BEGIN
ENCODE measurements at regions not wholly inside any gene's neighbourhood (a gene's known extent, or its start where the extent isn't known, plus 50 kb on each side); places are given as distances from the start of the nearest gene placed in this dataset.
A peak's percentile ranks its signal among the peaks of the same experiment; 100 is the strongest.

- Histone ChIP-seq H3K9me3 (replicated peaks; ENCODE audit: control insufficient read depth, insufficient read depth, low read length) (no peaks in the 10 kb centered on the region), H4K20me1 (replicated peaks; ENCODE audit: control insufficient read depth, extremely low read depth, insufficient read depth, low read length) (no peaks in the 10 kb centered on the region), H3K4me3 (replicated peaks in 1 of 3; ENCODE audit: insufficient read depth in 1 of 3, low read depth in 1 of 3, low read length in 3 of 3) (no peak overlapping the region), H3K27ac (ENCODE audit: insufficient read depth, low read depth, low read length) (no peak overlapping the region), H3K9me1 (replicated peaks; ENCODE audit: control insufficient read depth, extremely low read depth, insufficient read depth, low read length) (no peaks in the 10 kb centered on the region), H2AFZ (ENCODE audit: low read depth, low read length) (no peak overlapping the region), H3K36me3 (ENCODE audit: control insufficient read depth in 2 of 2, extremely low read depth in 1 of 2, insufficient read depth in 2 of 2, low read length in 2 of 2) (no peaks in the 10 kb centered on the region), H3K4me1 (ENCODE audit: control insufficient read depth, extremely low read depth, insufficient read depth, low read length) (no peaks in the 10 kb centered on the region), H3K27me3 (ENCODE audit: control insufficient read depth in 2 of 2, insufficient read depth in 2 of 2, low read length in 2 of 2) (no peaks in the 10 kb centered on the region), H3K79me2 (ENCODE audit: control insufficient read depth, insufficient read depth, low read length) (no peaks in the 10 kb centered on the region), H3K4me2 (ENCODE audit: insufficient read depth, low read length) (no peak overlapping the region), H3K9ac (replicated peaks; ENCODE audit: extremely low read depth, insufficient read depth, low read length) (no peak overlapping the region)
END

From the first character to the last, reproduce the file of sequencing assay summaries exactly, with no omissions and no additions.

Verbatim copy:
ENCODE measurements at regions not wholly inside any gene's neighbourhood (a gene's known extent, or its start where the extent isn't known, plus 50 kb on each side); places are given as distances from the start of the nearest gene placed in this dataset.
A peak's percentile ranks its signal among the peaks of the same experiment; 100 is the strongest.

- Histone ChIP-seq H3K9me3 (replicated peaks; ENCODE audit: control insufficient read depth, insufficient read depth, low read length) (no peaks in the 10 kb centered on the region), H4K20me1 (replicated peaks; ENCODE audit: control insufficient read depth, extremely low read depth, insufficient read depth, low read length) (no peaks in the 10 kb centered on the region), H3K4me3 (replicated peaks in 1 of 3; ENCODE audit: insufficient read depth in 1 of 3, low read depth in 1 of 3, low read length in 3 of 3) (no peak overlapping the region), H3K27ac (ENCODE audit: insufficient read depth, low read depth, low read length) (no peak overlapping the region), H3K9me1 (replicated peaks; ENCODE audit: control insufficient read depth, extremely low read depth, insufficient read depth, low read length) (no peaks in the 10 kb centered on the region), H2AFZ (ENCODE audit: low read depth, low read length) (no peak overlapping the region), H3K36me3 (ENCODE audit: control insufficient read depth in 2 of 2, extremely low read depth in 1 of 2, insufficient read depth in 2 of 2, low read length in 2 of 2) (no peaks in the 10 kb centered on the region), H3K4me1 (ENCODE audit: control insufficient read depth, extremely low read depth, insufficient read depth, low read length) (no peaks in the 10 kb centered on the region), H3K27me3 (ENCODE audit: control insufficient read depth in 2 of 2, insufficient read depth in 2 of 2, low read length in 2 of 2) (no peaks in the 10 kb centered on the region), H3K79me2 (ENCODE audit: control insufficient read depth, insufficient read depth, low read length) (no peaks in the 10 kb centered on the region), H3K4me2 (ENCODE audit: insufficient read depth, low read length) (no peak overlapping the region), H3K9ac (replicated peaks; ENCODE audit: extremely low read depth, insufficient read depth, low read length) (no peak overlapping the region)